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ICC in Kenyan Victims Assistance Dilemma

Court under pressure to offer support to victims of election violence, but could risk jeopardising cases against alleged ringleaders if it does so.
  • Children play on top of a vehicle destroyed during post-election violence in Kibera, Nairobi. (Photo: The Star/Kenya)
    Children play on top of a vehicle destroyed during post-election violence in Kibera, Nairobi. (Photo: The Star/Kenya)
  • A victim of Kenya's post-election violence. (Photo: The Star/Kenya)
    A victim of Kenya's post-election violence. (Photo: The Star/Kenya)

Campaigners are calling on the International Criminal Court, ICC, to assist victims of the post-2007 election violence in Kenya, with experts warning this might prejudice pre-trial proceedings against suspects charged with responsibility for the bloodshed.

They also point out that while the ICC has a provision to assist the victims, it is not obliged to do so, while the Kenyan government has a duty to offer support to those who suffered.

Approximately 1,100 people were killed and over 3,000 injured during violent uprisings following the contested results of Kenya’s 2007 presidential elections. In the aftermath of the disturbances, former United Nations secretary-general, Kofi Annan, brokered a power-sharing deal between the Orange Democratic Movement, ODM, and the Party of National Unity, PNU in early 2008.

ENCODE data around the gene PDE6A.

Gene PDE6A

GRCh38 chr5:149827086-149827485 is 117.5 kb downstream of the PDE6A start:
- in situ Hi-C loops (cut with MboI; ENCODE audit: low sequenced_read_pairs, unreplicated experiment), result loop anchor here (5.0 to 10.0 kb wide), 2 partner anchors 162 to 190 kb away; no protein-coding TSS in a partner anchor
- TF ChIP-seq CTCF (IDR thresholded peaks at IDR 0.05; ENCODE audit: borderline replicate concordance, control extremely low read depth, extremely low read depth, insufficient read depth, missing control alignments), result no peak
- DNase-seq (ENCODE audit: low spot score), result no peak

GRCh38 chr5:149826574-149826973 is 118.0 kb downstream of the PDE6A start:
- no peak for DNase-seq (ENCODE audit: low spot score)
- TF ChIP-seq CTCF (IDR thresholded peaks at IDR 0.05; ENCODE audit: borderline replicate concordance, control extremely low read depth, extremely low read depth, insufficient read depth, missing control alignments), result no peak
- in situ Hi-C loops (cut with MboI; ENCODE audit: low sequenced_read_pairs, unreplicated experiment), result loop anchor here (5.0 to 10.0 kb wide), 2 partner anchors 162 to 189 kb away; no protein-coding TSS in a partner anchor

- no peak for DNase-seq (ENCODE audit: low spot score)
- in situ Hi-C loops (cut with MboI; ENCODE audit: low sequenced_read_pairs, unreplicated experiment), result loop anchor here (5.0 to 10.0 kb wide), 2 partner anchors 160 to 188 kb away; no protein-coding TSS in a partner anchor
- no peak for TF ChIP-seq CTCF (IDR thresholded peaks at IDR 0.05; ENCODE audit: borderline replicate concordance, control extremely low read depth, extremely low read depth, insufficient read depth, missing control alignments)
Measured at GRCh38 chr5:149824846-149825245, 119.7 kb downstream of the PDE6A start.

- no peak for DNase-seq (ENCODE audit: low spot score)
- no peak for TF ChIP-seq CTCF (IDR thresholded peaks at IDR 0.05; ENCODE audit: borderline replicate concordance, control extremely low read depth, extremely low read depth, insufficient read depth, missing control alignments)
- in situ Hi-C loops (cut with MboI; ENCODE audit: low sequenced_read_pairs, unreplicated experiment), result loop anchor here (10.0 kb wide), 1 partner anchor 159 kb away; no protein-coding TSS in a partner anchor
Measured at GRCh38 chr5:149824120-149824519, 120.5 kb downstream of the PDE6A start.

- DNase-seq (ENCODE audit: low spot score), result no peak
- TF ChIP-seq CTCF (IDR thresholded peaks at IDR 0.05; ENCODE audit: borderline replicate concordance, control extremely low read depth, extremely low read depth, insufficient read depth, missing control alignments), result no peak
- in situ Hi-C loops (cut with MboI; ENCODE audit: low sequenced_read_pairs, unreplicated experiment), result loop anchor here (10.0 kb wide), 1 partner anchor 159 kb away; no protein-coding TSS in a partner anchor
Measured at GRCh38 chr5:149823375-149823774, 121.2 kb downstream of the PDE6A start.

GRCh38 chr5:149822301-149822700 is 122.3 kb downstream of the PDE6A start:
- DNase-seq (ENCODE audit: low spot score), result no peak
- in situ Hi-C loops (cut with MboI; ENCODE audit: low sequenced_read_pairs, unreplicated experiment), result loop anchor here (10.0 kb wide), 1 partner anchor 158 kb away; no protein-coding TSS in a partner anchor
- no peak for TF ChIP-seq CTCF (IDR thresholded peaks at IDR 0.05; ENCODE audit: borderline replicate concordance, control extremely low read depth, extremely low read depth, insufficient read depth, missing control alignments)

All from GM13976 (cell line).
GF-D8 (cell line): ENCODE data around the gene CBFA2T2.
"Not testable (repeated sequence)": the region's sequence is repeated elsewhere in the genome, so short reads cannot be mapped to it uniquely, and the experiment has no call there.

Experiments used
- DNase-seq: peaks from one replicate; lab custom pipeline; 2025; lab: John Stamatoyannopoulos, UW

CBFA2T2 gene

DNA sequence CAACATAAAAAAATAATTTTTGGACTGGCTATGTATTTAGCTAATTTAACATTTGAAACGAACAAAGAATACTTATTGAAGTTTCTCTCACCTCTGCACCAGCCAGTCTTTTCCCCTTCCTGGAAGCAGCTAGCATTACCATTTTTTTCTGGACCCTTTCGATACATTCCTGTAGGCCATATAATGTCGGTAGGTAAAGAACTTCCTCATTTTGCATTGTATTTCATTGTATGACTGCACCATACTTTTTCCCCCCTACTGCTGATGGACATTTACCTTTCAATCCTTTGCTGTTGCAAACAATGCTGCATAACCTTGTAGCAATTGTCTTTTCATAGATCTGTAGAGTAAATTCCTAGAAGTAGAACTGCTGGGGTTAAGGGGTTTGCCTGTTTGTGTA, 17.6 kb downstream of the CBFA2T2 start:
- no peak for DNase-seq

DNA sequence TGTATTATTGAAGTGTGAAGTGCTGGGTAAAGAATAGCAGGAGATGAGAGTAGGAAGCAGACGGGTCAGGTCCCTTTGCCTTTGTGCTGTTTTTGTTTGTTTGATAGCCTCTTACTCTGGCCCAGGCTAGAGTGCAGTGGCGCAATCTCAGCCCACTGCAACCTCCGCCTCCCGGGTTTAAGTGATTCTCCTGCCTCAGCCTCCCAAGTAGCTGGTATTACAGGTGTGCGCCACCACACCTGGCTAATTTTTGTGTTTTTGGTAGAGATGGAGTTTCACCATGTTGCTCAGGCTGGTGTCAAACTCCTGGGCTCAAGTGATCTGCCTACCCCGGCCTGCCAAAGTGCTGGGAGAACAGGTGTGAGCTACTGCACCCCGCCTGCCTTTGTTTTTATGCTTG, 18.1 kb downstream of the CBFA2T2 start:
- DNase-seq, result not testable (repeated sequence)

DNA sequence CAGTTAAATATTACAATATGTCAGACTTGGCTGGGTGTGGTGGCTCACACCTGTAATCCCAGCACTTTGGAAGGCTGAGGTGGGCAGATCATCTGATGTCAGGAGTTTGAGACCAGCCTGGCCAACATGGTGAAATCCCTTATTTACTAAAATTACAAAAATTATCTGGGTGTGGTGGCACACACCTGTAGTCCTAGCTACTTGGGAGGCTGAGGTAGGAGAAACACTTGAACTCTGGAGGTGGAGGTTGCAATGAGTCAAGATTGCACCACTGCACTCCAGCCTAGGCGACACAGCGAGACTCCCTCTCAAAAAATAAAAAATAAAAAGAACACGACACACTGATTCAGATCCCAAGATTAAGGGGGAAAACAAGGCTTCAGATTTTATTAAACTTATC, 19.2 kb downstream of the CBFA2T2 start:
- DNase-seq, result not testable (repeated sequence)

The ICC has summoned six leading Kenyan public figures, including the deputy prime minister and the former police commissioner on charges of crimes against humanity for their alleged role in orchestrating the attacks.

The court has not yet undertaken any action to help the victims of the unrest, although it does have a mechanism to do so.

The Trust Fund for Victims, TFV – set up under the Rome Statute, the treaty that created the ICC – offers support to people who have suffered from crimes being probed by the ICC.

“Many of these victims' needs are urgent and cannot wait for commencement of substantive proceedings,” said Christine Alai, acting head of the International Centre for Transitional Justice, ICTJ, in Kenya.

“Particularly victims of sexual violence and gunshot wounds are in urgent need of medical and psychological assistance, while many others require material support to be able to rebuild their livelihoods.”

The Waki Commission, which conducted an investigation into the post-election violence, concluded that many of the victims had suffered gunshot wounds, burns, repeated rapes and forced circumcision.